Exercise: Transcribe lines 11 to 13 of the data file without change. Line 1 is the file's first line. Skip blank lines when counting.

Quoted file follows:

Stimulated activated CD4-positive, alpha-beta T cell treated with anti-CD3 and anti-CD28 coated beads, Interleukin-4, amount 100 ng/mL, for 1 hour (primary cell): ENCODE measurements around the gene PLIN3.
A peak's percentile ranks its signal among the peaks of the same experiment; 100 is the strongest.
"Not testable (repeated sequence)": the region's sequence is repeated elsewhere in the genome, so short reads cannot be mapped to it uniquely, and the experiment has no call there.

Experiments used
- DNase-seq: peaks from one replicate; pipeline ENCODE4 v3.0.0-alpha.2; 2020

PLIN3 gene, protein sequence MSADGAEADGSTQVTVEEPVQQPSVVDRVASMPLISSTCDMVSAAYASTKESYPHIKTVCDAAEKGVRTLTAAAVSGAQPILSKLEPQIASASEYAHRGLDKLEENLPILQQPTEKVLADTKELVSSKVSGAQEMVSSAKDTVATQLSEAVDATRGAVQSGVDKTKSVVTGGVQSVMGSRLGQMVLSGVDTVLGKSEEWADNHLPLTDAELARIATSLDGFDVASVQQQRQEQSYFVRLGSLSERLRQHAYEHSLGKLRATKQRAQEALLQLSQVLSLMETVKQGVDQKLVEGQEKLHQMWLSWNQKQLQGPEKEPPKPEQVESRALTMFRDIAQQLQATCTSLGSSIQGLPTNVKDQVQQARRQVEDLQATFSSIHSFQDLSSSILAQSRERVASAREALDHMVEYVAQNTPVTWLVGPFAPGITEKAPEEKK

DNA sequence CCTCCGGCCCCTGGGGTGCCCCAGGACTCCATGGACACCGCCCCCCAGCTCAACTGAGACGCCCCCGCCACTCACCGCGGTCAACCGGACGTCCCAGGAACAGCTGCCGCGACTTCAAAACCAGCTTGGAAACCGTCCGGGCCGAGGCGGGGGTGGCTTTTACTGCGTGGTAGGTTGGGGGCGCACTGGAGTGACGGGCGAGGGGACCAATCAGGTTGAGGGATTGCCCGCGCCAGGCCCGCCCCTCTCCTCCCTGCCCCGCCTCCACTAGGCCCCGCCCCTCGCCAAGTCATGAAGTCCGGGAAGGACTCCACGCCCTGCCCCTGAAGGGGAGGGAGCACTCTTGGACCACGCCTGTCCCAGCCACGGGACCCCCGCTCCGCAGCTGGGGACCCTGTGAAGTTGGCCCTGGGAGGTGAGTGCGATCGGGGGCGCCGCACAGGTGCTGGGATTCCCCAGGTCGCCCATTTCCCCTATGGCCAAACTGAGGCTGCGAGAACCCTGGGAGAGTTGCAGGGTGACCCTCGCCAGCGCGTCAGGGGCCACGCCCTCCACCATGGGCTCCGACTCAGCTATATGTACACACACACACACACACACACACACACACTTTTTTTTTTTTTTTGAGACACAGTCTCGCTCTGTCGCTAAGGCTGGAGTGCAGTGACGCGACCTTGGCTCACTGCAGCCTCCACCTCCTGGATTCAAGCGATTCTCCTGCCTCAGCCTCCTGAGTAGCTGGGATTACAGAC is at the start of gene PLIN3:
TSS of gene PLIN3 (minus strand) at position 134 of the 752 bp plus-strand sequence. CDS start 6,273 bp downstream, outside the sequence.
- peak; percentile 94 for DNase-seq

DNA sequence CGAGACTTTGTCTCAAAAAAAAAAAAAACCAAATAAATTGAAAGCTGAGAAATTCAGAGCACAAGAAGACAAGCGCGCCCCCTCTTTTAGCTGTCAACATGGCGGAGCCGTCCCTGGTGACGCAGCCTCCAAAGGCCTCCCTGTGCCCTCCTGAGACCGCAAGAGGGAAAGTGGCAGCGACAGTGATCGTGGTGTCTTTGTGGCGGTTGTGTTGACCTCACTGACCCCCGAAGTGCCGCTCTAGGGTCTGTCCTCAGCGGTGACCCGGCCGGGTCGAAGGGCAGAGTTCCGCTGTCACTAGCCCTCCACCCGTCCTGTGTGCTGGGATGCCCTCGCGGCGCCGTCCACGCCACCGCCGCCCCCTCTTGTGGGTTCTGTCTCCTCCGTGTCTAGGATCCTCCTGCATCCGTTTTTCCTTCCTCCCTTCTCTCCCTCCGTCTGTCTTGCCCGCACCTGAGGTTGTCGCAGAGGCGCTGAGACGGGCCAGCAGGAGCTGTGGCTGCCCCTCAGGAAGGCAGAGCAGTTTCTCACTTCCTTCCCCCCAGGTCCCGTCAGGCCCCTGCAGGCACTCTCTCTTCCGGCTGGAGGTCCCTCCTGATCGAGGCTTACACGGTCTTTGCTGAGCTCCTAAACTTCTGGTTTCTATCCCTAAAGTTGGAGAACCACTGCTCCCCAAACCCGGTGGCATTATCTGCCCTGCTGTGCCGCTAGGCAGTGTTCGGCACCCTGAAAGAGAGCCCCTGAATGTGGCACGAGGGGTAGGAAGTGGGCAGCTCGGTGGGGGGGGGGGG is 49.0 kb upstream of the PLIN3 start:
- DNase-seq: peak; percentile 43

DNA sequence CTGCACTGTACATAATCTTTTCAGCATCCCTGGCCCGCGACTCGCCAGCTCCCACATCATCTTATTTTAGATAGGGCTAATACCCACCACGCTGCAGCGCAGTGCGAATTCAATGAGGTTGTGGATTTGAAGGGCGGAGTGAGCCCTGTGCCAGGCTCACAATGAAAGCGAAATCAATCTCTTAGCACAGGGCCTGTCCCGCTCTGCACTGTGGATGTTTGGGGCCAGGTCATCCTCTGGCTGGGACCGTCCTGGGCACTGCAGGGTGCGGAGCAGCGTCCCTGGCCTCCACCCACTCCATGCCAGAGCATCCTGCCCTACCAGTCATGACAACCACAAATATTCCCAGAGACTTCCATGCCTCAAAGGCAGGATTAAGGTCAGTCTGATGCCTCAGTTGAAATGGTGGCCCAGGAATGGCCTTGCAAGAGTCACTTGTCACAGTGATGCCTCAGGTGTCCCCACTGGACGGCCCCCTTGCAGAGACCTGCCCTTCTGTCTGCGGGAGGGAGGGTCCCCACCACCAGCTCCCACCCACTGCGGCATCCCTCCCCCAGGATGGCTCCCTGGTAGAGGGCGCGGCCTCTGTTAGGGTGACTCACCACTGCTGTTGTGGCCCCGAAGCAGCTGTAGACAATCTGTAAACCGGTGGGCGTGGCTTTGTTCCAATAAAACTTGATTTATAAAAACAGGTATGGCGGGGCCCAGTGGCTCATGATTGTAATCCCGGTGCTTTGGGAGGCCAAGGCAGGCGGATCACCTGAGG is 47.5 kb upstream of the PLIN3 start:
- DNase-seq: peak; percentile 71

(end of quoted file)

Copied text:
- DNase-seq: peak; percentile 43

DNA sequence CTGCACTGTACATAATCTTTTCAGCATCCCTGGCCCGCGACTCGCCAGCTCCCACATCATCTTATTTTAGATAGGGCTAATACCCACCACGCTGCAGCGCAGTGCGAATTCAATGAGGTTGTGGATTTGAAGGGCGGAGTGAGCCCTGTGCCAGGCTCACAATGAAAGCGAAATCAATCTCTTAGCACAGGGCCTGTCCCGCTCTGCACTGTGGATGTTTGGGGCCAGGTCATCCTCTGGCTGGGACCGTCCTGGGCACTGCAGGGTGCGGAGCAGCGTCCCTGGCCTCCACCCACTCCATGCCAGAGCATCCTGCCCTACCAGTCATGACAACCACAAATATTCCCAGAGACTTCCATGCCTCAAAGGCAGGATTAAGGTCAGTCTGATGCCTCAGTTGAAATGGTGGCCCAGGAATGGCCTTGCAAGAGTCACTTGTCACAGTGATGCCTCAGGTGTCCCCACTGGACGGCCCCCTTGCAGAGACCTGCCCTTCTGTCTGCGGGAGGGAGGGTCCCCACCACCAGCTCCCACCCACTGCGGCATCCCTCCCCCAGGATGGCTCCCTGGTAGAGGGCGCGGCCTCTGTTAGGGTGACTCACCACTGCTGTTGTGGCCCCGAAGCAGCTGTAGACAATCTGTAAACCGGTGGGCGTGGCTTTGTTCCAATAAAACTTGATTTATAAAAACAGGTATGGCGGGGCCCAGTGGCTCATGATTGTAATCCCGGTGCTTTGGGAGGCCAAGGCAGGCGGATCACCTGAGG is 47.5 kb upstream of the PLIN3 start:
- DNase-seq: peak; percentile 71